Variety - Left and Right

 “He who knows only his own side of the case knows little of that.” —John Stuart Mill

America is as divided as ever. Today, we find ourselves not only divided but largely ignorant of what is on the other side of the divide. We watch news programs based on our political preferences. Our news from social media is filtered by algorithms and becomes an echo chamber. We live in siloed communities and work in homogeneous workplaces. Alternative voices are shouted down or disinvited from college campuses. Students feel stifled and pressured to self-censor in the classrooms and among their peers. By design or by the accidental forces of modern society, many of us are ignorant of what informs the “other side” and what alternatives there may be to the talking heads on television or the party affiliations of our parents or teachers.

“He who knows only his own side of the case knows little of that,” said the great philosopher of liberalism John Stuart Mill. He went on to say that it was not enough to hear alternatives from teachers who also included the bias of refutations in their presentations. Rather, “[h]e must be able to hear them from persons who actually believe them...he must know them in their most plausible and persuasive form.” This is the vision behind the McConnell Center’s new project “Variety—Left and Right.” In a series of lectures, seminars, book clubs, podcasts, and conversations, we will seek to come to understand the foundations of political thinking—both left and right—on their own terms. We will seek understanding—not conformity. We will align ourselves with free speech and free inquiry and consider our own positions and the good of our community in light of our newly broadened understandings.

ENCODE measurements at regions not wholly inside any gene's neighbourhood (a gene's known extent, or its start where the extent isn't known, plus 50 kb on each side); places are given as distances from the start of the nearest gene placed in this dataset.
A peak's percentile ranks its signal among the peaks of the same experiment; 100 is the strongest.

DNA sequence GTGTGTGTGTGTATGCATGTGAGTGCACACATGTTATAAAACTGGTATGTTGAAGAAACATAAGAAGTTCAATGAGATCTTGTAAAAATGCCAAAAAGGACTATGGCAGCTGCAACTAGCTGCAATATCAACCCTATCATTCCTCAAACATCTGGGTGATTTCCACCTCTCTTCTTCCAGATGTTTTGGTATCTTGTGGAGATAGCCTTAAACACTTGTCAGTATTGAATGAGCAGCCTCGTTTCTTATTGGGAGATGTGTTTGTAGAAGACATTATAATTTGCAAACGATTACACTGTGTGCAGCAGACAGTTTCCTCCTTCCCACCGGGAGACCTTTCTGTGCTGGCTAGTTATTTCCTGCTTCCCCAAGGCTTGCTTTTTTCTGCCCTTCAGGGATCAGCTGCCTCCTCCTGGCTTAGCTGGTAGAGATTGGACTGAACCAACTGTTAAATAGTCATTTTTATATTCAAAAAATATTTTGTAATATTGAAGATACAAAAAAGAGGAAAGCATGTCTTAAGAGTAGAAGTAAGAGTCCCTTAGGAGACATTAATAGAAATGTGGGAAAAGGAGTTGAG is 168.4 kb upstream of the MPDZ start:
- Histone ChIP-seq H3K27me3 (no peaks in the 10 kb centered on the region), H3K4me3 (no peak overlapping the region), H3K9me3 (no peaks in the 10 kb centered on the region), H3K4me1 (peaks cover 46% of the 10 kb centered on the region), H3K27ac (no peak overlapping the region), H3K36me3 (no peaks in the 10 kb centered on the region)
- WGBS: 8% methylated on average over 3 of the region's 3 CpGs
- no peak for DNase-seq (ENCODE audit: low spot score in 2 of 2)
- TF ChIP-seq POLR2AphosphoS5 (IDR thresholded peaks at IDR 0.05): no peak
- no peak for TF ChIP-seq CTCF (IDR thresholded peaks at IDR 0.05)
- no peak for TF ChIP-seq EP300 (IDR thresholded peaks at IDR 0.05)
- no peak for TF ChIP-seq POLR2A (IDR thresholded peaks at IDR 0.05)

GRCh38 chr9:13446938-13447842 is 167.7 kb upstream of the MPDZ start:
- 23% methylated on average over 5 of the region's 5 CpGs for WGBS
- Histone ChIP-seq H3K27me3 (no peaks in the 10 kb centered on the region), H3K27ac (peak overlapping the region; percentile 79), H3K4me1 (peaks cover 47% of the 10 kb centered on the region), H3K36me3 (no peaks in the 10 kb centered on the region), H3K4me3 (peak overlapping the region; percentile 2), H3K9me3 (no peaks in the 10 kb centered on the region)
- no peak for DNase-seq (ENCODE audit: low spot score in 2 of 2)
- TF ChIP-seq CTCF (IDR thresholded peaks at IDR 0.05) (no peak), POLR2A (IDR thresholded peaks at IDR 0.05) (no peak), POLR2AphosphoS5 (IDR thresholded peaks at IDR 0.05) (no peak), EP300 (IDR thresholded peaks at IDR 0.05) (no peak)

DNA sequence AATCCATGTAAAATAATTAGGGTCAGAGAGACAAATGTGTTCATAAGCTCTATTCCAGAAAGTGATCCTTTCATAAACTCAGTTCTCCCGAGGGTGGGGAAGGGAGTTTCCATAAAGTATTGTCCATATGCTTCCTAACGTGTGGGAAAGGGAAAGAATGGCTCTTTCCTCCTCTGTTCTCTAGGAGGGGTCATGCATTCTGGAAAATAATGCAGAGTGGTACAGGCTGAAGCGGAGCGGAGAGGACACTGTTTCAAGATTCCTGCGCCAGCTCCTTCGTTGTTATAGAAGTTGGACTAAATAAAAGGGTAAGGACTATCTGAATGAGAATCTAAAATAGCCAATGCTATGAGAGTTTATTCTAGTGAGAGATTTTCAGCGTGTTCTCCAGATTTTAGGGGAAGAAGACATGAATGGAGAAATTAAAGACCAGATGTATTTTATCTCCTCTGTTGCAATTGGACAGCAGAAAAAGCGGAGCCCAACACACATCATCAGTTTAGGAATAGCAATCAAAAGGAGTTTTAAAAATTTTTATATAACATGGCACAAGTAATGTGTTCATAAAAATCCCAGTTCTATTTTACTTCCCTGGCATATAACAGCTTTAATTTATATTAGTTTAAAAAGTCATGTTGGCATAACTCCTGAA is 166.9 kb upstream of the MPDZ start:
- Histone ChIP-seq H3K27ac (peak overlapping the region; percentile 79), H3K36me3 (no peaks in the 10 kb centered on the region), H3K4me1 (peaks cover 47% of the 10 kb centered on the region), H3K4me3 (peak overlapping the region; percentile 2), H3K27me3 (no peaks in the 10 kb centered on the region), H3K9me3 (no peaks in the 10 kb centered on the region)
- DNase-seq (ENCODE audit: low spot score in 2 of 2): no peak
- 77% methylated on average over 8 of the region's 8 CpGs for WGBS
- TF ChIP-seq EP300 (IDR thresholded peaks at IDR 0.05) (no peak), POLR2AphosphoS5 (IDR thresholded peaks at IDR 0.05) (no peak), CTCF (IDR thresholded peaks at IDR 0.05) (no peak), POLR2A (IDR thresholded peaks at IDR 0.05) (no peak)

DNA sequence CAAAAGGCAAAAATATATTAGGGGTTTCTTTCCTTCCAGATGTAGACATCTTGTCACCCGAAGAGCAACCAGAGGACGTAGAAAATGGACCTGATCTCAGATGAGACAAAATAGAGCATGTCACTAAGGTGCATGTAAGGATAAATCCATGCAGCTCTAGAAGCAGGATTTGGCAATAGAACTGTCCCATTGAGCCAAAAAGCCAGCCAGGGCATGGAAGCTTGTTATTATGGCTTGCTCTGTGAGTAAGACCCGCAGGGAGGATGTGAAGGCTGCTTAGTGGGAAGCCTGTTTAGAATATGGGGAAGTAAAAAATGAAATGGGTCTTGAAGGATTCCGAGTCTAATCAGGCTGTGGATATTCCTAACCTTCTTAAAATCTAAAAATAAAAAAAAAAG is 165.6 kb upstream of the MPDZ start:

• Aug. 24: “The Way Out—How to Overcome Toxic Polarization,” Dr. Peter Coleman, Columbia School of Professional Studies, Chao Auditorium, Ekstrom Library, 6 p.m.
  • Sep. 17: “Political Polarization, the Classroom, and the Future of Civic Discourse,” Dr. John Rose, The Kenan Institute for Ethics at Duke UniversityMultipurpose Room, Student Activities Center, 12 p.m.
  • Oct. 11: “American Conservatism and the Challenges of Populism,” Dr. George Nash, Author of The Conservative Intellectual Tradition in America Since 1945, Chao Auditorium, Ekstrom Library, 6 p.m.
  • Oct. 25: “The Right—The Hundred-Year War for American Conservatism,” Mr. Matthew Continetti, American Enterprise Institute and author of The Right—The Hundred-Year War for American Conservatism, Chao Auditorium, Ekstrom Library, 6 p.m.
  • Nov. 3: “History and Liberal Policy: Generational Wealth in Louisville and America,” Ms. Jeana DunlapChao Auditorium, Ekstrom Library, 6 p.m.
  • Jan. 10: "What is Christian Nationalism? And Should I Be Concerned?" Dr. Mark David Hall, George Fox University, Virtual Lecture,, 6 p.m.
  • Jan. 24: "The Continuing Crusade: American Religious Exceptionalism and the Future of American Politics," Dr. Eric McDaniel, The University of Texas at Austin, Virtual Lecture,, 6 p.m.
  • Jan. 30: "Religious Backlash - How Politics Pushes Americans Away From Religion," Dr. David Campbell, University of Notre Dame, Chao Auditorium, 6 p.m.
  • Feb. 27: "Constitutional Interpretation and the Classical Legal Tradition," Prof. Jeffrey Pojanowski, Notre Dame Law School, Virtual Lecture,, 6 p.m.
  • Mar. 2: "What Comes Before and After Feminism(s)?" Dr. Kathryn Norlock, Trent University, Chao Auditorium, 6 p.m.
  • Mar. 23: "Politics of the Public Sphere: Recovering Black Feminist Voices," Dr. Emmalon Davis, University of Michigan, Chao Auditorium, 6 p.m.
  • Mar. 27: "Federalism Among the States." Dr. Michael Greve, Scalia Law School - George Mason University, Virtual Lecture,, 6 p.m.
  • Apr. 18: "Uprooted: Recovering the Legacy of the Places We've Left Behind," Ms. Grace Olmstead, Author, Virtual Lecture,, 6 p.m.